McNaboe Now Aspiring To Grand Terrace Mayoralty

(September 2) Nearing the end of her first term on the Grand Terrace City Council, Darcy McNaboe is now challenging incumbent mayor Walt Stanckiewicz in the upcoming November election.
McNaboe said she is running “because I want my mayor to represent the city as a good place to live and raise children regardless of the difficult time it is going though. I want  my mayor to represent all residents, even if there is disagreement on issues in the city. I want my mayor to listen to the perspectives of all residents, even if they do not agree with the perspective of the mayor.”
Grand Terrace is the smallest of San Bernardino County’s 24 cities geographically and the third smallest in terms of population. It has faced stiff financial challenges in recent years as city staff has been reduced to fewer than 30. There has been talk of the disincorporation of the city, which would entail it again falling under the jurisdiction of San Bernardino County or being annexed by Colton.
“Our biggest challenge,” McNaboe said, “is financial solvency going forward and our need for other sources of revenue than what we have right now. We have to grow our tax base. We have infrastructure issues. We need storm drains. We need road improvements.”
McNaboe elaborated. “What we need is a strong city manager who understands business attraction and has a strong economic development background and knows how to work with developers who will see our vacant parcel near the freeway as an opportunity to develop it as a whole rather than piecemeal. We need a developer who has that vision so that then we will have a center that attracts regional retailers and in turn visitors to the area as well as customers from our own city. We need to look at it in terms of planned development. This is a potentially nice area that is near the freeway. This would provide us not only retail tax but would increase our property tax revenue when that land is sold and there is development on it. That revenue will come directly to our city. The right development focus could make that happen, but that is a long term goal.”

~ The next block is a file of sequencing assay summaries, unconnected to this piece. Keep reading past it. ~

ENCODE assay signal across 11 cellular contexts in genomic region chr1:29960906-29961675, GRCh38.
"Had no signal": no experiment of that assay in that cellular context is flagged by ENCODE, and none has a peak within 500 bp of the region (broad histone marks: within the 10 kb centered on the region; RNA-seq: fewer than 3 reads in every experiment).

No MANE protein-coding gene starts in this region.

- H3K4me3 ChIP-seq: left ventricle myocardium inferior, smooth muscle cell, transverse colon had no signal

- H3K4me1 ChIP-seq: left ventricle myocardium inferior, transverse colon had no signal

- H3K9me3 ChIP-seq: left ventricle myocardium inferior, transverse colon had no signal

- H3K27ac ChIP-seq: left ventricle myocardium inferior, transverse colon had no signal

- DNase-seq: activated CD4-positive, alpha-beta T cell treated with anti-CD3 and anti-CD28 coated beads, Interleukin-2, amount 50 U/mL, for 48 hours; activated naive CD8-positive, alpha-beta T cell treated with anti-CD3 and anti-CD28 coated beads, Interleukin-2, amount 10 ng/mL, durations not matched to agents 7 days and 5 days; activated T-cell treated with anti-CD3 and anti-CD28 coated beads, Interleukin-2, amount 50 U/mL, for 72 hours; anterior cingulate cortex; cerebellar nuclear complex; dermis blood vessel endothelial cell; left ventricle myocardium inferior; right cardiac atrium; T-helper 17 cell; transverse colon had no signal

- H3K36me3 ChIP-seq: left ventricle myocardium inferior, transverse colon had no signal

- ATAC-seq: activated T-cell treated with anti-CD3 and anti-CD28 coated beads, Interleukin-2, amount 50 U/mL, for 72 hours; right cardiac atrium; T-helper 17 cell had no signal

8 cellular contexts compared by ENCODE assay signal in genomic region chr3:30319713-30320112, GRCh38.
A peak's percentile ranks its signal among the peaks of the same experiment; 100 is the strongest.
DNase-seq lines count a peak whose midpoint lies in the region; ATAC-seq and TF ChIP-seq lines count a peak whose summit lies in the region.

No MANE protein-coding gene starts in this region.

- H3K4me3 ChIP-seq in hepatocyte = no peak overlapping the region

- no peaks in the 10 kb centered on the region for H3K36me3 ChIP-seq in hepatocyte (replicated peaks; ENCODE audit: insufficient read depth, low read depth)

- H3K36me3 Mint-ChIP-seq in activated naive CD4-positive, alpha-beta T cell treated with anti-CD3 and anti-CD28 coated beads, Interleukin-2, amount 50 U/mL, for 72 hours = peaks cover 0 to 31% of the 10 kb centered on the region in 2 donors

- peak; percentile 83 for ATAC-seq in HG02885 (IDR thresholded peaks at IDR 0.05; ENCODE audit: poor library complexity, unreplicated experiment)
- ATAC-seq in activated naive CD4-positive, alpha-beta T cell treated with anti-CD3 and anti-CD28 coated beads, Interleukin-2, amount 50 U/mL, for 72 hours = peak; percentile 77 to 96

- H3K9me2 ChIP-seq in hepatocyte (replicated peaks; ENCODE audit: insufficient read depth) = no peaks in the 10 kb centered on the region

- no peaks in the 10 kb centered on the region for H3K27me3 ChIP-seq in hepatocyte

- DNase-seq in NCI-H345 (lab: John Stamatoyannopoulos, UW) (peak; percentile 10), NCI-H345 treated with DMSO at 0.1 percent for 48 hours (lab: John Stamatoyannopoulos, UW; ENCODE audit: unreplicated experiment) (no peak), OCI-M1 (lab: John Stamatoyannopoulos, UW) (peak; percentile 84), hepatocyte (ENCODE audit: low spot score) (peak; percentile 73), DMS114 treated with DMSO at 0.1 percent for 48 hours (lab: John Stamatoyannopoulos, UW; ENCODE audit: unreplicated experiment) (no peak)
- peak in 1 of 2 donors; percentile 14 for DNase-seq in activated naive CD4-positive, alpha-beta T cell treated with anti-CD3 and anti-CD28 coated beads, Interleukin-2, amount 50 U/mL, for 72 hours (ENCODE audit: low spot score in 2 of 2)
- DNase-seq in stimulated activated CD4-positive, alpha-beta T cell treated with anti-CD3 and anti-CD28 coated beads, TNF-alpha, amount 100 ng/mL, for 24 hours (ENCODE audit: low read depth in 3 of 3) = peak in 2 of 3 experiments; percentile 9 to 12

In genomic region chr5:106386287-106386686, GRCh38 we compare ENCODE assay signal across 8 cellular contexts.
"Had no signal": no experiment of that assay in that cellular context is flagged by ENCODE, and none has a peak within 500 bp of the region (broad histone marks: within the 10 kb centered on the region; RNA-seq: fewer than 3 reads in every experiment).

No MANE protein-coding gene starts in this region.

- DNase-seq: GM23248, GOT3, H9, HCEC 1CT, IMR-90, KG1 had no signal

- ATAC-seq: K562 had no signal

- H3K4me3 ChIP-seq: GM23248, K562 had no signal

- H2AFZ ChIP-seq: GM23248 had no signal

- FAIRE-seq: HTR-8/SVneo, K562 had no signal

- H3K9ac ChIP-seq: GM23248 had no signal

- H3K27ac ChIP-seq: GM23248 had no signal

McNaboe said the city needs to rekindle the flame in the combustion chamber  of its stalled economic engine, which she acknowledged is a daunting task. She said there was some hope in that “The city did issue bonds in 2011. There is now legislation on the governor’s desk that would allow us to use that bond money. If we are not able to do that, we will have to look at for grants for infrastructure and the other improvements we need.”
McNaboe, who served on the Grand Terrace Planning Commission before she was elected to the council and was on the Riverside Downtown and Hunters Park Project Redevelopment Agency Committee before she moved to Grand Terrace, said “My experience on the redevelopment area committee and planning commission background give me an understanding of land use that is a basis for me to serve as mayor. I am in the position of investing in our community just like I am trying to have the city’s residents have trust in me. I am involved in the Grand Terrace Lions Club, the Grand Terrace Foundation and the Grand Terrace Women’s Club. On cleanup days I have worked with our soccer league. I believe our community is built on volunteerism, residents getting together and working together instead of being on separate islands. I know that the Lions club, the Women’s Club and the Foundation want to have a good relationship with the city. There is a trust between the organizations but right now there is a barrier between them and the city. I believe I can accomplish things because of my involvement in the community. I have made my home phone number available. I respond when people need my assistance. I return emails. I match people with the right city staff members to resolve their issues. I continue to watch what comes to the council for us to work on. I believe we have professional staff, but have things that come to us that need more consideration. I have a habit of pulling things off the consent calendar to ask more questions.”
McNaboe said, “What it comes down to is when an issue comes before the council, does the person elected to represent the taxpayers think of the taxpayers when they review the item or are they thinking like a staff member?  I want a city that serves the residents. I respect staff, but to me it is my job to serve as a representative of the people to make sure they get their value for their money, their tax money.”
McNaboe attended Chico Senior High School in Northern California obtained a marketing degree and later an MBA from Cal State San Bernardino. She currently owns a firm that does consulting for medium sized businesses in the area of growth, strategic planning, marketing, research and proposals.

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